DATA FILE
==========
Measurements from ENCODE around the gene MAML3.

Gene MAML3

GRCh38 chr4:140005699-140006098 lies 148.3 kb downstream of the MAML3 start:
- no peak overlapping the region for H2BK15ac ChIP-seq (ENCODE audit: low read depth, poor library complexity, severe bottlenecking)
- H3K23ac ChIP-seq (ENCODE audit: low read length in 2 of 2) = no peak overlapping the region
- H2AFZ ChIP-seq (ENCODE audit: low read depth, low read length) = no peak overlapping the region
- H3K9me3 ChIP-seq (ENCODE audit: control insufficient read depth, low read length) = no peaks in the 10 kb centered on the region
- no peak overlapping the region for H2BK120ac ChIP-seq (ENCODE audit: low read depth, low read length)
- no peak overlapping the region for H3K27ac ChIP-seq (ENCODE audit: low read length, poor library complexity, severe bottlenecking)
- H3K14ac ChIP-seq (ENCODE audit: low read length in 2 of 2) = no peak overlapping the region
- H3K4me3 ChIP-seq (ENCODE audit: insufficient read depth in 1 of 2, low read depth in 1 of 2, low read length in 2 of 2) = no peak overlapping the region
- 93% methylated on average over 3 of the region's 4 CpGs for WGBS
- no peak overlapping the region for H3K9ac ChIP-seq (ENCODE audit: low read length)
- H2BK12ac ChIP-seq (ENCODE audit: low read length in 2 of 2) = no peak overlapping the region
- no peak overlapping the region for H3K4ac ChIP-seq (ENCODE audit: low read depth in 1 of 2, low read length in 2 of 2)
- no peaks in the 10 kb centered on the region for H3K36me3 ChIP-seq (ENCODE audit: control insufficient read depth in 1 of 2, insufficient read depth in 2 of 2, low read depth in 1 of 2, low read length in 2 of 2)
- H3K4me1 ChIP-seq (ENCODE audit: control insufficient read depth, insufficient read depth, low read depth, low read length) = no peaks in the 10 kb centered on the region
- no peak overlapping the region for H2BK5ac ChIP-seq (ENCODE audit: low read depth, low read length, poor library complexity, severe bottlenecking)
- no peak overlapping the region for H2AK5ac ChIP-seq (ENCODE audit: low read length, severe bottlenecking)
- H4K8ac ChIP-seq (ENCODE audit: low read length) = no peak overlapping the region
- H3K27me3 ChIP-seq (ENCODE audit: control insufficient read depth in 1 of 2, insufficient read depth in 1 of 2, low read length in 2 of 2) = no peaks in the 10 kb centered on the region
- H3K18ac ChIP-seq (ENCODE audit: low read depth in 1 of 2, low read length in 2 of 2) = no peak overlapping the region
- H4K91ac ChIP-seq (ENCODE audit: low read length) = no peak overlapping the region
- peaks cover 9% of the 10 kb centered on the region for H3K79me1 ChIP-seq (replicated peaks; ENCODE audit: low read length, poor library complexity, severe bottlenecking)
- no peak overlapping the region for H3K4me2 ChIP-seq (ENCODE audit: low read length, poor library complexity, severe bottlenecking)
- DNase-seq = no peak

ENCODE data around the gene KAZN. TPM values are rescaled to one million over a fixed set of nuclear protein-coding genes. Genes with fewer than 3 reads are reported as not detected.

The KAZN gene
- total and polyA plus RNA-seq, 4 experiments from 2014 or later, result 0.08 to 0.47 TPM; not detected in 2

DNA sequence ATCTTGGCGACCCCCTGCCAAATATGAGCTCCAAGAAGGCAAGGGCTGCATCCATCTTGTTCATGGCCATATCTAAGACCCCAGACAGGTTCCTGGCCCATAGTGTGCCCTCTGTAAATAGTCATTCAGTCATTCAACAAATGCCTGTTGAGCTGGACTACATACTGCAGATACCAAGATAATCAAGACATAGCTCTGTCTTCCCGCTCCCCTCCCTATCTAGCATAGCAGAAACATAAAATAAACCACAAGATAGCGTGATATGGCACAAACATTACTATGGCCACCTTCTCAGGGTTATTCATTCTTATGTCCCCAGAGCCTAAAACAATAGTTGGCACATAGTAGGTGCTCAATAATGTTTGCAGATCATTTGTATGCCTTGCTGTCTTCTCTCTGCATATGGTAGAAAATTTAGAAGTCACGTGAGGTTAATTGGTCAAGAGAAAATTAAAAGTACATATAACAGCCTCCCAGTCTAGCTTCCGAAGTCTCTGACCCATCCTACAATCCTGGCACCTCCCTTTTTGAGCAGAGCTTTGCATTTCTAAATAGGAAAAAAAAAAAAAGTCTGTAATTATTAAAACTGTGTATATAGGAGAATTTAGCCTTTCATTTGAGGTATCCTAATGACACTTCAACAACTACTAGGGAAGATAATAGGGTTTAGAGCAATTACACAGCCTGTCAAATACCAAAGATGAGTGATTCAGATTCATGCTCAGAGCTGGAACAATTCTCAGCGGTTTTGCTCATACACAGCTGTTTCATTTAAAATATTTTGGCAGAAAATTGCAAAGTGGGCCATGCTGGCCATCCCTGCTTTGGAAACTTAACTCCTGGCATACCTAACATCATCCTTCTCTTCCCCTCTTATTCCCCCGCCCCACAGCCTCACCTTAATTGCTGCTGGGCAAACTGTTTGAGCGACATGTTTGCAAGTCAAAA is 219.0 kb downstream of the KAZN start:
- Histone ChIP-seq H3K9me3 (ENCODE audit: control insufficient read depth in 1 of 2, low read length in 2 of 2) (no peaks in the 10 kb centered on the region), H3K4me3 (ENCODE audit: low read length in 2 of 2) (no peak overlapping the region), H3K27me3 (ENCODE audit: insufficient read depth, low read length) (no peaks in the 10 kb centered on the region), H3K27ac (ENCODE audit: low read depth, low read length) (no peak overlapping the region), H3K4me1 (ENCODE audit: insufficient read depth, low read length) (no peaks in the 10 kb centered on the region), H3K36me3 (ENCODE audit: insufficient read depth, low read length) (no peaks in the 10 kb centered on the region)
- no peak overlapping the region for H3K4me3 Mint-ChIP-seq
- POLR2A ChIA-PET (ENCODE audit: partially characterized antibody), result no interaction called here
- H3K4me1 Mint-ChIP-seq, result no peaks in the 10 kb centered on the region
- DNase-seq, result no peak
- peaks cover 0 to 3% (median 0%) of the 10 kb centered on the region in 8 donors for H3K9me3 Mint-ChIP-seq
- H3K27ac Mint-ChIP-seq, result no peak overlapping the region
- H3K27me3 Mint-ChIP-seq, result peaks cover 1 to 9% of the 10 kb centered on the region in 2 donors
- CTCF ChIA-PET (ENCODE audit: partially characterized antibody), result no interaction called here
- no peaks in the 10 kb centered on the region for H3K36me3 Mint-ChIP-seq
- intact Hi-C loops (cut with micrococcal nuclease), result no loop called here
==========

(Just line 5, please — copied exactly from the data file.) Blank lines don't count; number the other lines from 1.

- H3K23ac ChIP-seq (ENCODE audit: low read length in 2 of 2) = no peak overlapping the region